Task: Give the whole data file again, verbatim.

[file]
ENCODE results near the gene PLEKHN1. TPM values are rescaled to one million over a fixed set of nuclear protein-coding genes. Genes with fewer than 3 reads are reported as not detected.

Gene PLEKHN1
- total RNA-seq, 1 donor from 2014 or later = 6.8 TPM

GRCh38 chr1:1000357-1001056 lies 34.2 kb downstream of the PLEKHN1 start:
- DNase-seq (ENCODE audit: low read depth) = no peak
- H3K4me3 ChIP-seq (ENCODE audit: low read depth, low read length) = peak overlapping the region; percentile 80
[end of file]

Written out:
ENCODE results near the gene PLEKHN1. TPM values are rescaled to one million over a fixed set of nuclear protein-coding genes. Genes with fewer than 3 reads are reported as not detected.

Gene PLEKHN1
- total RNA-seq, 1 donor from 2014 or later = 6.8 TPM

GRCh38 chr1:1000357-1001056 lies 34.2 kb downstream of the PLEKHN1 start:
- DNase-seq (ENCODE audit: low read depth) = no peak
- H3K4me3 ChIP-seq (ENCODE audit: low read depth, low read length) = peak overlapping the region; percentile 80